A young man got saved on the first night of a five-day revival meeting.  The second night the fella came back, and all through the service he would shout "Amen", "Hallelujah".  He was happy!  The pastor went to him and warned him to be a little quieter, but to no avail.  The third and fourth nights were the same, shouting "Amen, Hallelujah" all through the meeting.  So the pastor got the Lay Leader, and they talked to this joy-filled new believer.  "Son," said the parson, "this'cheres the last night of our meetin’; won't you find a way to settle down?  With all your 'Amen-in', somebody's gonna mistake us for a Pentecostal church. 
Tell you what....if you calm down for tonight we will buy you a brand new pair of boots."  Well the boy agreed.  But about half way through the sermon the joy was bubbling up so that he thought he was going to bust wide-open.  He squirmed and tried his best to contain himself.  Then the choir sang a wonderful praise song and the boy couldn't stand it a moment longer.  He stood right up in the middle of the service and shouted, "Amen, amen.  Boots or no boots, Hallelujah, praise the Lord." 
Someone has said that "...happiness is excitement that has found a settling-down place, but there is always a little corner that keeps flapping around."  Joy does indeed fill the believer, and causes the believer to be happy.  We've got something wonderful that causes us to be filled with joy.  We are sinners who have been rescued, redeemed from the penalty of our own sinfulness.  
PERSPECTIVE #2 – We are: 
Called to a life of discipleship

Then Jesus told his disciples,“If any want to become my followers, let them deny themselves and take up their cross and follow me."  Matthew 16:24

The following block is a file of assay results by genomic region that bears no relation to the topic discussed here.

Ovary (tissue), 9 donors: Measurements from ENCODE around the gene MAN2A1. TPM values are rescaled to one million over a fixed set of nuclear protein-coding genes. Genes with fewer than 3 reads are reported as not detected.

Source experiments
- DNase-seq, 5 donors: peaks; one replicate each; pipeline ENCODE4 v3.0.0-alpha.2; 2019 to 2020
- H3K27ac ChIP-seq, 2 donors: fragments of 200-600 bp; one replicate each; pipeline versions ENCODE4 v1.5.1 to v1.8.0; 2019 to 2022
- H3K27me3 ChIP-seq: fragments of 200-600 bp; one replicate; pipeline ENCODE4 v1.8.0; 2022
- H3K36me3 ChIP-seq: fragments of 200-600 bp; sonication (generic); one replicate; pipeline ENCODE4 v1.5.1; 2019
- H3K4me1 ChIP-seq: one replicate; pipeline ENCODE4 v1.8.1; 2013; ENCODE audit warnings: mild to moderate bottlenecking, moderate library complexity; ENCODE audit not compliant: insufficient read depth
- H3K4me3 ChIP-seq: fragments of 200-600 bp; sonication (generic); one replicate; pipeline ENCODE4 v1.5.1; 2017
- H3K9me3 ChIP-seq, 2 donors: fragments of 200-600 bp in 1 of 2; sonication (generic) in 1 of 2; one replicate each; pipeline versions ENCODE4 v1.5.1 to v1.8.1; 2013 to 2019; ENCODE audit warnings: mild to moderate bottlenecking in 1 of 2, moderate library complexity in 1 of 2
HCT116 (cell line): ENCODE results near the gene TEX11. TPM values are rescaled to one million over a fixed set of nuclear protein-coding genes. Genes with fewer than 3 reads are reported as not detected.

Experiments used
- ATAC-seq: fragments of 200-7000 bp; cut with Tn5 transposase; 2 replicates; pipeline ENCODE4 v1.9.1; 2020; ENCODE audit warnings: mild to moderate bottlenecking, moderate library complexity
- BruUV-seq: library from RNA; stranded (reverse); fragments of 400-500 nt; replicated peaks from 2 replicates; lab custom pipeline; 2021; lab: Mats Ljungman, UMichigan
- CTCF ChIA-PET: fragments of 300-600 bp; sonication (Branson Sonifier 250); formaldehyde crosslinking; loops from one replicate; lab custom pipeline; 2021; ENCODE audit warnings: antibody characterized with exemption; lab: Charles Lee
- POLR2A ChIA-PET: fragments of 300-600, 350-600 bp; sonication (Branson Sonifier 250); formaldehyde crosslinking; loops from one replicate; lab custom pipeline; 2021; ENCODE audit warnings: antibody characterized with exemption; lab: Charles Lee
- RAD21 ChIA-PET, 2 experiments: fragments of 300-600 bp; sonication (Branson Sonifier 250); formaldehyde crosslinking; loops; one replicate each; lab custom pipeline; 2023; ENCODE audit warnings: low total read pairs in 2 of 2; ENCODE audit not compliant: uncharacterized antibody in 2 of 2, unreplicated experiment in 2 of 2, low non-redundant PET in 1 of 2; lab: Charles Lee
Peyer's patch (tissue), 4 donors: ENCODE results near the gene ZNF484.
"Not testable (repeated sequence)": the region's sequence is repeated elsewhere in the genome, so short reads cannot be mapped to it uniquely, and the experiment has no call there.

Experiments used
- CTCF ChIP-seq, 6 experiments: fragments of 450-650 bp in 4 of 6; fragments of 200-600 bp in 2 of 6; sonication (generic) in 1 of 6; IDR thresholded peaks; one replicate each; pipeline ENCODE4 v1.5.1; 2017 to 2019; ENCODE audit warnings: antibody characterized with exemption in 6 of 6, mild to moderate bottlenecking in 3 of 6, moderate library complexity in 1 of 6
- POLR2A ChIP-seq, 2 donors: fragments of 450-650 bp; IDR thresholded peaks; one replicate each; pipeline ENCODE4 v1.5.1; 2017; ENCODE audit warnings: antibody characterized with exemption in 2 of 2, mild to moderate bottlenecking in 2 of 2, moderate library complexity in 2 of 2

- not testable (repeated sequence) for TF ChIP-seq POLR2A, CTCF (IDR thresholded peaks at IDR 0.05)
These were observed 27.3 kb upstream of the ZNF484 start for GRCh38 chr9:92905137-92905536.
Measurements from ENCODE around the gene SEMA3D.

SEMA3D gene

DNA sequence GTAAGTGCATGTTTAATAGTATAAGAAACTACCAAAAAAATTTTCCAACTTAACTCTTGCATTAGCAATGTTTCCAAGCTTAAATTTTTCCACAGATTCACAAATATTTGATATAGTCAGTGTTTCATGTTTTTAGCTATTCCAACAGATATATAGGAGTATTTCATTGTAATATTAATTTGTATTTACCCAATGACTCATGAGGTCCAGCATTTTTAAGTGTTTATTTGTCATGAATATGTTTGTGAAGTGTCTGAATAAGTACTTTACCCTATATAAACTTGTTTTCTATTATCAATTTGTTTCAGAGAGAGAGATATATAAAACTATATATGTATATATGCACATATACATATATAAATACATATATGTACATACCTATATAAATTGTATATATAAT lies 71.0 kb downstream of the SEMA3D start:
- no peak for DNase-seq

The unmistakable meaning of this verse is that the disciple of Christ must serve in the same way the Master served.  The reality of salvation is that we may not only come to Jesus so He can FORGIVE our sins; we come with the understanding that WE will FORSAKE those sins, placing our lives in His hand.  We become like a tool, ready to be used in His service.  Look at the larger picture, drawn for us by the words Jesus uses...
·        He says "deny self"...that means we fully renounce the ownership of our own life and destiny, making God the captain, the commander of all we do. 

·        He says "take up our cross"...that is the burden of sacrifice; we are ready to place God's kingdom ahead of personal pursuits. 

·        And He says "follow me"...which means perfect obedience. 

I must admit to you that I am not comfortable with all the demands the New Testament makes on my life.  But following Jesus means serving, and a servant does what his Master desires.  We must be faithful servants; understanding or not, we do our part.  God is the Master architect, and He knows how our part will fit together in His plans.  We do the job we're fitted for. 
So…two perspectives;
·        We are called to Joy...
·        We are called to Serve...and…
PERSPECTIVE #3:                           
Joy and Serving are inseparable

But strive first for the kingdom of God and his righteousness, and all these things will be given to you as well.   Matthew 6:33 (NRSV)
Throughout the Sermon on the Mount (Mt 5-7) Jesus shares the keys to the abundant life of joy.  Many times the Lord says, "Blessed are..." which easily translates "O how happy, how joyful".  And what is connected with that happiness is the life of serving.
Jesus teaches that material things are not the purpose for which we are given life.  But material necessities will be given us because God provides for those who seek His kingdom as first priority.


What is it you are looking for?  Is it a life of joy?  Do you want to live with the deep down feeling of peace and contentment?  Do you desire feel the joy within, and to live a life that matches up with that joy? 
If you have given your sins to Jesus to be forgiven, you will experience the joy of being saved.  But there is deeper joy available.  The answer is to be found in commitment to the Lord, serving Him.  It is when you give your service to Him that you are taking up your cross and following Him. 
God has given instructions for the joy-filled, abundant life.  The instructions are found in the Bible.  In capsule form we could sum up the whole this way:  Love Christ - Live for Christ - Serve Christ.  That’s what leads to real joy; joyfully-fruitful!

[1] As told by Dr. Starkes in a Missions Class at New Orleans Baptist Theological Seminary 1981